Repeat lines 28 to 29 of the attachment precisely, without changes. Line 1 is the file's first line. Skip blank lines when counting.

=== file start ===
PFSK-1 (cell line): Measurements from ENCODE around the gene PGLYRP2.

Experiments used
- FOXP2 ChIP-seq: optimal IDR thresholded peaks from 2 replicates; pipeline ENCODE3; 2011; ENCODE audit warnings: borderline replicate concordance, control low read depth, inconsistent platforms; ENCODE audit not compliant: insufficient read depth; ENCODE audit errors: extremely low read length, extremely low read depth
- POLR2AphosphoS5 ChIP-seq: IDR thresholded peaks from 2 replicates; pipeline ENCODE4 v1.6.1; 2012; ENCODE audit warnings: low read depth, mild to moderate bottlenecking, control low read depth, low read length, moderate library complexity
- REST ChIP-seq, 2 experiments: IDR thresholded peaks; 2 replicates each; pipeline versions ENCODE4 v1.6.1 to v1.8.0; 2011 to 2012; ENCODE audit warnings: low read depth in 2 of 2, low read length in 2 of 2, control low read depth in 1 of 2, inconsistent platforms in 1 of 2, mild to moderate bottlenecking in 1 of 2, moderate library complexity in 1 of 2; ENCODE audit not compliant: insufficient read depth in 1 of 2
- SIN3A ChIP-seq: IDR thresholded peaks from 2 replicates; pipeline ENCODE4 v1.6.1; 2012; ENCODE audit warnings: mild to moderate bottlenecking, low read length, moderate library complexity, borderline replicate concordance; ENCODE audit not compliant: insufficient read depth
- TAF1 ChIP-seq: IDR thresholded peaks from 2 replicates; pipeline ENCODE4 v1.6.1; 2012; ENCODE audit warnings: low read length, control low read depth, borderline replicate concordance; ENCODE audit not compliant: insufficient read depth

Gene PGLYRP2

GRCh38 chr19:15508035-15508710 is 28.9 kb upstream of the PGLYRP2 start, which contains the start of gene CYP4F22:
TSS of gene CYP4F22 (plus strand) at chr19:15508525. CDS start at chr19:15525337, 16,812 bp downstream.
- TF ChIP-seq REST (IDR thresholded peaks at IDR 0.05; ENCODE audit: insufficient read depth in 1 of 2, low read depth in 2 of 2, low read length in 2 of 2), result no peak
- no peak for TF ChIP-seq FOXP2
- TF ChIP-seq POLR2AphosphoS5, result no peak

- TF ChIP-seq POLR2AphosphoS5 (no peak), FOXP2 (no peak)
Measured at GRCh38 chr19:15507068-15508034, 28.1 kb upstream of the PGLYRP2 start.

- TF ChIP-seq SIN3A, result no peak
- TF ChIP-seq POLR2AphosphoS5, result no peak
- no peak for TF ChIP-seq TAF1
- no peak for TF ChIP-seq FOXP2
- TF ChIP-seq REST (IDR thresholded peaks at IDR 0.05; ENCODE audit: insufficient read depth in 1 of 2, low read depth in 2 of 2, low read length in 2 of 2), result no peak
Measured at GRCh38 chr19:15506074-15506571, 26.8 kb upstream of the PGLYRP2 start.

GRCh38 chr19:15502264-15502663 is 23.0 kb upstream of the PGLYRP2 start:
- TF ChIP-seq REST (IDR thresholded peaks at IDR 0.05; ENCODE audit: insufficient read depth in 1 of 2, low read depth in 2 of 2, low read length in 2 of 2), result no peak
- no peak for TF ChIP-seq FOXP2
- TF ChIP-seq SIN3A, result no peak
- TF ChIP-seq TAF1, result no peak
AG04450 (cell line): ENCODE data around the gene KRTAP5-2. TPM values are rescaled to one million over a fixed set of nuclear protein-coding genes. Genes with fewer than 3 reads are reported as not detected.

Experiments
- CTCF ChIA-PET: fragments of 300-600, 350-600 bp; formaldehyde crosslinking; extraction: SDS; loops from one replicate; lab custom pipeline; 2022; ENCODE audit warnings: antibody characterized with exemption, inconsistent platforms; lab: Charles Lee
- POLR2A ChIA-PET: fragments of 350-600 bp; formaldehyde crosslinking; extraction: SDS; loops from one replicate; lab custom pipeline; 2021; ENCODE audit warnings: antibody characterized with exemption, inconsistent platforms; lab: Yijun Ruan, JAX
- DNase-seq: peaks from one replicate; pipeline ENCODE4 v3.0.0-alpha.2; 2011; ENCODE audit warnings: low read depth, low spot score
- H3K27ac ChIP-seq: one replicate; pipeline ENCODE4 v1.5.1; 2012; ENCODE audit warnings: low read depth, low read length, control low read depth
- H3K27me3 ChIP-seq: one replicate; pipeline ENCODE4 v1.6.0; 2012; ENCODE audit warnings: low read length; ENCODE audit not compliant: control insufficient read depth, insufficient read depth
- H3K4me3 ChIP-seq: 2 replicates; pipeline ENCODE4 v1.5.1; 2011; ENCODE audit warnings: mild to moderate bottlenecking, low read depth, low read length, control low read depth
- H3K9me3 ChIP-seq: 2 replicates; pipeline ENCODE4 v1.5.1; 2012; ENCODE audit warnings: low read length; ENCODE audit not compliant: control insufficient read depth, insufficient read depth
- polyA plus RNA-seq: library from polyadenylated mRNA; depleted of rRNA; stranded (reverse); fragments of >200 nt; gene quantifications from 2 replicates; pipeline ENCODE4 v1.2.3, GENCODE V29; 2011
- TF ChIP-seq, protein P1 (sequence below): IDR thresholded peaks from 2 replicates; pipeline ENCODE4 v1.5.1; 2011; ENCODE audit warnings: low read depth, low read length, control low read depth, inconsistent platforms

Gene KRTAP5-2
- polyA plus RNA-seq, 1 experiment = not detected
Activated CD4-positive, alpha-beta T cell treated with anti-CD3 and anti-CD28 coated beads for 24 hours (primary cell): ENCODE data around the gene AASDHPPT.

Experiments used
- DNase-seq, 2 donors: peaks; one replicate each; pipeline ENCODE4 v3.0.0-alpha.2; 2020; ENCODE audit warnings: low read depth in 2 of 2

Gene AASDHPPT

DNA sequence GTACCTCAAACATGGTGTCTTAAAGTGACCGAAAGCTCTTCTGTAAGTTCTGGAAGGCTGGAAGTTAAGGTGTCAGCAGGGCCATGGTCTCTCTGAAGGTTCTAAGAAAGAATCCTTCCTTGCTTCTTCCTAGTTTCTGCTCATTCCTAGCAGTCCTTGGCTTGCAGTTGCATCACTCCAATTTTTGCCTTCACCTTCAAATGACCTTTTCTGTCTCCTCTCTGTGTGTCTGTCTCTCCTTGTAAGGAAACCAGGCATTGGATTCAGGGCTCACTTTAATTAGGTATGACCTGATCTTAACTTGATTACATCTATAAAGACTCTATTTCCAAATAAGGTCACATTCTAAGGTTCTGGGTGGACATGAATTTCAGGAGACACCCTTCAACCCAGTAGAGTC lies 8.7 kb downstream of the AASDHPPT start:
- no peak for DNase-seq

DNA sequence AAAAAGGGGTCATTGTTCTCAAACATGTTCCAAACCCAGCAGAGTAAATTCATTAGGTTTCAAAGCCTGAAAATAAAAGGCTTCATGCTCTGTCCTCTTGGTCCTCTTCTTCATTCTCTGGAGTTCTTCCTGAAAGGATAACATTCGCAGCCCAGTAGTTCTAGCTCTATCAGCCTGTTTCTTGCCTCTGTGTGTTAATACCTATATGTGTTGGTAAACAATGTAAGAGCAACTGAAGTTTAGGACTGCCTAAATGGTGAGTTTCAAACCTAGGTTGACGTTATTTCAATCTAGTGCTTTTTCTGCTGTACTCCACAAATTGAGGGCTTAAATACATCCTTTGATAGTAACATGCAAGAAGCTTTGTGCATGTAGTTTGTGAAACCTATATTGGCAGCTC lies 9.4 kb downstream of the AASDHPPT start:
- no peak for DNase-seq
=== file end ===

Experiments
- CTCF ChIA-PET: fragments of 300-600, 350-600 bp; formaldehyde crosslinking; extraction: SDS; loops from one replicate; lab custom pipeline; 2022; ENCODE audit warnings: antibody characterized with exemption, inconsistent platforms; lab: Charles Lee